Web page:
Adapting Strategic Risk in Corporate Tournaments
AbstractThe way in which agents manipulate the distribution of performance outcomes in strategic settings has received increasing attention in the game theory literature. This paper uses an evolutionary approach to examine the optimal adaptation of strategic variability in corporate promotion tournaments. The model describes a situation in which agents are promoted to a higher salary based on observable performance, which depends stochastically on effort. Simulation results show that the optimal adaptation of risk-taking is highly dependent on the population mix. However, strategies that involve adapting risk early in the tournament are almost never part of an evolutionarily stable state, particularly when using uniform initial conditions. Results also show how managers can choose rank-order payoff schemes and tournament lengths to optimize with respect to risk-taking and effort.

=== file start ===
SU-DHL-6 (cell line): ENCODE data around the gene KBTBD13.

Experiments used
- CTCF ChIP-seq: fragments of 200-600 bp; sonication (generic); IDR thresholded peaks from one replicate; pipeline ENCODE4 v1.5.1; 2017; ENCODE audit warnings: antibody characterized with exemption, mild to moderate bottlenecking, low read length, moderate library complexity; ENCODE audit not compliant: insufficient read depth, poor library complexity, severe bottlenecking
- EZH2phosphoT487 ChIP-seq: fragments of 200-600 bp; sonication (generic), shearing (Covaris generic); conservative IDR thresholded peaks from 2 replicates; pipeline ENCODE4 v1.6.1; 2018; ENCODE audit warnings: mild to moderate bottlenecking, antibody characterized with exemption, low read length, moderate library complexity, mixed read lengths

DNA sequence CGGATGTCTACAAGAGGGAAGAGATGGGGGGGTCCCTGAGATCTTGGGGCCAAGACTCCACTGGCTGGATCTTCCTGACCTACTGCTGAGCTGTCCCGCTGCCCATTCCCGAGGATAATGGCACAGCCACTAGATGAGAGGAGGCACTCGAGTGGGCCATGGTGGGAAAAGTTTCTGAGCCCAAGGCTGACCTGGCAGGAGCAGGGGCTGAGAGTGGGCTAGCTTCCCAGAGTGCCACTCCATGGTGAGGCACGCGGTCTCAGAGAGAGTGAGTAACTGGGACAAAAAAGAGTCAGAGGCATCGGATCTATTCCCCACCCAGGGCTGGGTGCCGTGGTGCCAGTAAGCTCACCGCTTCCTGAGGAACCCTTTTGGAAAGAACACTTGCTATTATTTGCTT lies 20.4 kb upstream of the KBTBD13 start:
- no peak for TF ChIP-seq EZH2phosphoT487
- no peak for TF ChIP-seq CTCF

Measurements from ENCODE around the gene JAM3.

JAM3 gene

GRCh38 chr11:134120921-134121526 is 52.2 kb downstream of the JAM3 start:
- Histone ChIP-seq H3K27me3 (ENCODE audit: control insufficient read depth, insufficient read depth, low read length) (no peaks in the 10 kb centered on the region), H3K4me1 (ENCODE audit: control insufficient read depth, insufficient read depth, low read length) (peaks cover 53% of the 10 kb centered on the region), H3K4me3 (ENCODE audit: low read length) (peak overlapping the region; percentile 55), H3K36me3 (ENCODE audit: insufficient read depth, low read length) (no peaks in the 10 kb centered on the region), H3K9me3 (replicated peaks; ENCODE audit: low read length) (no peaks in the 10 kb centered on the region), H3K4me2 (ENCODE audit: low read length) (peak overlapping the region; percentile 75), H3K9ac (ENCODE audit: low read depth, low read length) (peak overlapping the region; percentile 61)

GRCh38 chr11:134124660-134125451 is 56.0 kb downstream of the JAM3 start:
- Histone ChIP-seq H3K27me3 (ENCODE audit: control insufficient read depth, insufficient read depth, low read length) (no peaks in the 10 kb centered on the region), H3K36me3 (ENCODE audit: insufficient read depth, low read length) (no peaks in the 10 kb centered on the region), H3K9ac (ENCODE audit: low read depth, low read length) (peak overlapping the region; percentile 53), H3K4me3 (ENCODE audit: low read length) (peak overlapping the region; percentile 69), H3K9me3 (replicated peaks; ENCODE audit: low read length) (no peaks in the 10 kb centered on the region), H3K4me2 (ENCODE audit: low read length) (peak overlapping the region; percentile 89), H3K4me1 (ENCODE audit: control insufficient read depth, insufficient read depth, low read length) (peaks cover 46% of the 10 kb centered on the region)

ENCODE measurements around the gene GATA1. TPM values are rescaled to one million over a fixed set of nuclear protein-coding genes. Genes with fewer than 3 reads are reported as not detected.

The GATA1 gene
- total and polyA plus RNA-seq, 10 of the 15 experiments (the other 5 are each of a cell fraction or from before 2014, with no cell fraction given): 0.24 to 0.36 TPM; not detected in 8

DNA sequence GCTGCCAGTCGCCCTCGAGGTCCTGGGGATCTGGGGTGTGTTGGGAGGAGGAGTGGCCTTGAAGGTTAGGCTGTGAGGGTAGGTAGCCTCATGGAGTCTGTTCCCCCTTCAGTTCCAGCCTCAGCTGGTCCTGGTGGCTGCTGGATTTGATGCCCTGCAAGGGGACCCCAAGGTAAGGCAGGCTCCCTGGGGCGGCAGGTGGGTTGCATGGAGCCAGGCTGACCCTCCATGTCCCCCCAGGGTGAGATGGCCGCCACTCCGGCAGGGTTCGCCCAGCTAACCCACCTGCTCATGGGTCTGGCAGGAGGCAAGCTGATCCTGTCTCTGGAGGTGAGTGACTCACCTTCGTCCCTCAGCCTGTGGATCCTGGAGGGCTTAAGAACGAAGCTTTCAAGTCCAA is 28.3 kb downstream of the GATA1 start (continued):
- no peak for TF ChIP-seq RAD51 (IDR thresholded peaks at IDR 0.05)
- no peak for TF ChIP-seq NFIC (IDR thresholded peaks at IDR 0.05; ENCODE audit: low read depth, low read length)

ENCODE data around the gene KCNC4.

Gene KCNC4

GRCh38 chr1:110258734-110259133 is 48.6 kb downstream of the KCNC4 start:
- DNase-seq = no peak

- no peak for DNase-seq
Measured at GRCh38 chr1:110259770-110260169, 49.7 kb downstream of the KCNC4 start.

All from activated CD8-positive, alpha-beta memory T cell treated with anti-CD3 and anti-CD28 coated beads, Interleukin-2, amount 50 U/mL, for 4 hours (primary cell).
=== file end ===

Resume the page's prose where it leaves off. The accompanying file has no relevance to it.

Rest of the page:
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Bibliographic InfoPaper provided by American University, Department of Economics in its series Working Papers with number 2008-17.
Length: 19 pages
Date of creation: Sep 2008
Date of revision:
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Web page: http://www.american.edu/cas/economics/
Evolutionary Game Theory; High Variance Strategies; Tournaments.;
Find related papers by JEL classification:
- C7 - Mathematical and Quantitative Methods - - Game Theory and Bargaining Theory
- C6 - Mathematical and Quantitative Methods - - Mathematical Methods; Programming Models; Mathematical and Simulation Modeling
- D8 - Microeconomics - - Information, Knowledge, and Uncertainty
- M5 - Business Administration and Business Economics; Marketing; Accounting - - Personnel Economics
This paper has been announced in the following NEP Reports:
- NEP-ALL-2008-11-04 (All new papers)
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